Yi-Hua Hsu1, 2, Chiao-Chi V. Chen2, Yen-Yu I. Shih3, Chen Chang1, 2
1Institute of Pharmacology, National Yang-Ming University, Taipei, Taiwan, Taiwan; 2Institute of Biomedical Sciences, Academia Sinica, Taipei, Taiwan, Taiwan; 3Research Imaging Institute, University of Texas Health Science Center at San Antonio, San Antonio, TX, United States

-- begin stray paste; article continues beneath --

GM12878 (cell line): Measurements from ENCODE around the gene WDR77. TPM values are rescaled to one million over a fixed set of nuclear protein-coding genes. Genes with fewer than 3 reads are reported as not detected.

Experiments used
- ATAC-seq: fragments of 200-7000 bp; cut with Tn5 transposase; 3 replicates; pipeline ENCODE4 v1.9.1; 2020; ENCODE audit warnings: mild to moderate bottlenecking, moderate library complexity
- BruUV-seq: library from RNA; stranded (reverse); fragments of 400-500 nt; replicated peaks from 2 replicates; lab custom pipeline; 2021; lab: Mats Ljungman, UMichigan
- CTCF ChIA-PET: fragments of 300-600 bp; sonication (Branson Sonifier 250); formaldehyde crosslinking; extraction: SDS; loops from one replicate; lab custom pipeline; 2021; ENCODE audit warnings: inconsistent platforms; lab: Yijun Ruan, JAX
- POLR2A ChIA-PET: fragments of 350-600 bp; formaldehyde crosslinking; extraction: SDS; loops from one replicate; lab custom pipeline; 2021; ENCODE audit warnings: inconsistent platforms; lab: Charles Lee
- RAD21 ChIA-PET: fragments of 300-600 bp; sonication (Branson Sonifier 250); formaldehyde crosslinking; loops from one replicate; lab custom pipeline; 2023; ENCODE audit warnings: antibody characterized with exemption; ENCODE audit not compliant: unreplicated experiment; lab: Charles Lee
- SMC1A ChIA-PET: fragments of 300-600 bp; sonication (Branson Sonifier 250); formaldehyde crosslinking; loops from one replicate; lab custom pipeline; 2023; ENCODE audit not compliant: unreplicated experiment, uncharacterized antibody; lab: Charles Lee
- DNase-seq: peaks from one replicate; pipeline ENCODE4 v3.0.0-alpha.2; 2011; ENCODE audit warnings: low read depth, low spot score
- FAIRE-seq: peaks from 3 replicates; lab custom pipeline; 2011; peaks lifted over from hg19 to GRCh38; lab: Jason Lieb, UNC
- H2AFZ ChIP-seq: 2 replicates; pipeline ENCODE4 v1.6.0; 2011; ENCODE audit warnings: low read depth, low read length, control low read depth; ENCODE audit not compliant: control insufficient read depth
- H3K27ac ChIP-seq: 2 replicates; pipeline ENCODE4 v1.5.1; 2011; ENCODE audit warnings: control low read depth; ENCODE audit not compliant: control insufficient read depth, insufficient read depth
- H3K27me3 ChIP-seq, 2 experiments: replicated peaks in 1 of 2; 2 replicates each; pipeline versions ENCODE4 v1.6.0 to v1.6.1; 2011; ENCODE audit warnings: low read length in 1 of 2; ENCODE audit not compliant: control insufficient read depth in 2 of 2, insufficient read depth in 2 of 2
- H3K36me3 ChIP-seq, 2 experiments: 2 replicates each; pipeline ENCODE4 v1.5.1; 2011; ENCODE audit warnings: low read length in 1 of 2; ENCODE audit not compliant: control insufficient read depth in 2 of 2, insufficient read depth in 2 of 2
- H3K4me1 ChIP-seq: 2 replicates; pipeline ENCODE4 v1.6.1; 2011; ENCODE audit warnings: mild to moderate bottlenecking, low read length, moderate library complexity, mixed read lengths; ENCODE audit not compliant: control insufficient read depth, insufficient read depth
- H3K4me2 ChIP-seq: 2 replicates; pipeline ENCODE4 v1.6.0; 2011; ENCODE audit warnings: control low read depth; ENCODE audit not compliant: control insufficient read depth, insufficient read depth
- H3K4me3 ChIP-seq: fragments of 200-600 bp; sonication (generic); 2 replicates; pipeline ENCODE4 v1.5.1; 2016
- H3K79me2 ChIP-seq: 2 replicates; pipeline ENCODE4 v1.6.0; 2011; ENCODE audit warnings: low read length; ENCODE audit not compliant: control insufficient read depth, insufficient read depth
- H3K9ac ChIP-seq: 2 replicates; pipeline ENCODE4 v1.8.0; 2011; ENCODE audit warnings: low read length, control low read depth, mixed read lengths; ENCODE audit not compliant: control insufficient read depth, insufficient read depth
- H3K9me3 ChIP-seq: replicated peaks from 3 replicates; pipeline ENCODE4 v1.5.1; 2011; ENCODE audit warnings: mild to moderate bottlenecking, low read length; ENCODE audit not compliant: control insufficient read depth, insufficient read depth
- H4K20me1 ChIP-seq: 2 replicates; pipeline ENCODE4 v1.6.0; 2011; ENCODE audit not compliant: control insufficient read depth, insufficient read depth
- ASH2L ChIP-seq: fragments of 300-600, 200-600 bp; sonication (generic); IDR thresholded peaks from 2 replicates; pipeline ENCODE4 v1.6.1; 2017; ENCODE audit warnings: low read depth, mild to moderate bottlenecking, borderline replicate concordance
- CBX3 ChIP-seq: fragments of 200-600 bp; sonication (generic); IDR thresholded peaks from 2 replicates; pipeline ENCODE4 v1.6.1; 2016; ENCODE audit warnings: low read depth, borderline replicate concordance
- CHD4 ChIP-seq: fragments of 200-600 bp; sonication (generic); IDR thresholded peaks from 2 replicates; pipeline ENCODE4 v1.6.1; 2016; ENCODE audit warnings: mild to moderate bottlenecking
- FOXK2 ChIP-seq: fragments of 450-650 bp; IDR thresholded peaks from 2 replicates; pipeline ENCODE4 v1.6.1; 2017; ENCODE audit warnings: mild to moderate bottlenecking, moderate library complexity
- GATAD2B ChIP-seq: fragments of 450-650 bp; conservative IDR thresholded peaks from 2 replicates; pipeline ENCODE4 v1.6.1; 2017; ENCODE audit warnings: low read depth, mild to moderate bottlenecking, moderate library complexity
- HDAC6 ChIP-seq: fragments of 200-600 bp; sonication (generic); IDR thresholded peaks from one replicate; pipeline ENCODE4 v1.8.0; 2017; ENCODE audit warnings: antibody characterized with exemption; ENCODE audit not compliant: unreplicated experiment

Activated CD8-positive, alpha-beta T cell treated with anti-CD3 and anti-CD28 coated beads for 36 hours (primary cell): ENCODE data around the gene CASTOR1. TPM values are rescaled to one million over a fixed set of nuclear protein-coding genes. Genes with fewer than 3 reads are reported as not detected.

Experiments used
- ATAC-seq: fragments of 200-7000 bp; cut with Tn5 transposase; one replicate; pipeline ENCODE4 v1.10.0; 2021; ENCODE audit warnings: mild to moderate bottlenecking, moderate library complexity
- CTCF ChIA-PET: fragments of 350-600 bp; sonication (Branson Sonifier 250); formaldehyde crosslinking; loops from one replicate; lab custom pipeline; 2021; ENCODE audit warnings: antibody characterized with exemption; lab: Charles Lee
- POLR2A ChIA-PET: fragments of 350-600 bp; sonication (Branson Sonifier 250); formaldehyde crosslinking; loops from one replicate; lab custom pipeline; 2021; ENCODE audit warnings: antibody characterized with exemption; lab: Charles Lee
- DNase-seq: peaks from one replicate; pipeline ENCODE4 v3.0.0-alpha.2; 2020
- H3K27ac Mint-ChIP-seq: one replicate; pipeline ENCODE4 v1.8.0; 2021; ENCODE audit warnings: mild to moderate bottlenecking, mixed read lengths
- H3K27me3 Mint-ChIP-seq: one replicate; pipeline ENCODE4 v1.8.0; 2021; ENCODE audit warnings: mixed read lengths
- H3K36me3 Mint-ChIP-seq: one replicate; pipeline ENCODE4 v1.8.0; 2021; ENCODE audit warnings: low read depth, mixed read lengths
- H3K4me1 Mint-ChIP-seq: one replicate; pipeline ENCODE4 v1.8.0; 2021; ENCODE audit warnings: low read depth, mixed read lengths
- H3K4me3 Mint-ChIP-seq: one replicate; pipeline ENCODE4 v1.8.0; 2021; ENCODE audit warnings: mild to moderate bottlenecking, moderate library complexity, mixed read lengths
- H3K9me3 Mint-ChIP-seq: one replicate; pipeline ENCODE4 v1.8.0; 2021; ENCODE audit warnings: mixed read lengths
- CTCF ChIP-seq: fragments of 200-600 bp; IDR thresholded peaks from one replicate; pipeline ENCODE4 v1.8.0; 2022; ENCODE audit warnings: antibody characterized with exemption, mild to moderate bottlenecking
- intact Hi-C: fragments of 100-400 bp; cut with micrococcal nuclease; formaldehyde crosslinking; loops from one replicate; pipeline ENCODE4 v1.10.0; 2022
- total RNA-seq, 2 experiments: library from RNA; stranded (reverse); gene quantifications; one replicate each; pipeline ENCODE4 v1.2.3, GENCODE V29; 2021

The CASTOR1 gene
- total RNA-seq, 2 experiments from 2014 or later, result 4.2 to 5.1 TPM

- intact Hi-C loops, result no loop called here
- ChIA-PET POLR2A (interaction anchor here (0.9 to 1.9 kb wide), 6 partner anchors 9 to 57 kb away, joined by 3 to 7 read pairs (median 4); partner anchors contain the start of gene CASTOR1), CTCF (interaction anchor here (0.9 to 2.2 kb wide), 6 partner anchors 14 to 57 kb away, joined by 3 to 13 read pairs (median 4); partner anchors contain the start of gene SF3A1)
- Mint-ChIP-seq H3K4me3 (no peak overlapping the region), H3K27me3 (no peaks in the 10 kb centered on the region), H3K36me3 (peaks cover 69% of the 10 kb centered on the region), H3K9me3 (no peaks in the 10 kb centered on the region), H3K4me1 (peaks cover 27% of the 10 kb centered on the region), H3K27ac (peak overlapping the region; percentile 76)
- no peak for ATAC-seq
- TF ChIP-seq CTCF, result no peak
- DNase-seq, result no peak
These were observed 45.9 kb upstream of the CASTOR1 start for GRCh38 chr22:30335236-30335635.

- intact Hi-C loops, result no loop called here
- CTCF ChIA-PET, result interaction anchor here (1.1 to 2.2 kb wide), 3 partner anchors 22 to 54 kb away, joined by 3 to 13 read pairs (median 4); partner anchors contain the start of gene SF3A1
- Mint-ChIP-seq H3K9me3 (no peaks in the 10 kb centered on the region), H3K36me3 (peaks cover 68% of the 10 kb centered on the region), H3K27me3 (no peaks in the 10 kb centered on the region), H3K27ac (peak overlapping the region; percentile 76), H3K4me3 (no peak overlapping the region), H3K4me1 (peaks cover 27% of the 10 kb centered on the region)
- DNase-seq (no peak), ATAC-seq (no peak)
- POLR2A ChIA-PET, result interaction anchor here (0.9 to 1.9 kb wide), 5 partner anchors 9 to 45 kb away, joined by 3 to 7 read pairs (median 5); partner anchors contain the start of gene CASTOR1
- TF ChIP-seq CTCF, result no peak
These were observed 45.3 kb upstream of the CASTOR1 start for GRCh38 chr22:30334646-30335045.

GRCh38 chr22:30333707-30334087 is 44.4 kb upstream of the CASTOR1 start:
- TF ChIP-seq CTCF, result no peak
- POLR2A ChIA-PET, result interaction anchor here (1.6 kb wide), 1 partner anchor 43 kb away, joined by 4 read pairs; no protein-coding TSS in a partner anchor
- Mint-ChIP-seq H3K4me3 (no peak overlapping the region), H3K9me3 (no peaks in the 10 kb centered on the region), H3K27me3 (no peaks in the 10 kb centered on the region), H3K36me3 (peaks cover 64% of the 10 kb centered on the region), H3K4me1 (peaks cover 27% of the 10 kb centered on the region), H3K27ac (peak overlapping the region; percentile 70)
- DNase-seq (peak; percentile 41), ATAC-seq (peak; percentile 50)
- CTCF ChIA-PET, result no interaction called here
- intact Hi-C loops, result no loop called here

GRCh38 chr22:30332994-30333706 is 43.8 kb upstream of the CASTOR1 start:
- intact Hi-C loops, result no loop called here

Vasoactive neurotransmitters are a direct cause of negative fMRI signals. Dopamine, for instance, can be vasoconstrictive. The dopaminergic system mainly involves a long projection from the substantia nigra to the striatum. The coupling of the fMRI signals with a long vasoactive pathway raises the issue whether the negative fMRI response represents remote rather than local neuronal activity. To clarify, a local anesthetic was used to block the local or remote site of the pathway during induction of the negative fMRI signals. The results indicate that the negative fMRI signals are directly coupled to remote neuronal activation without involving local neurons.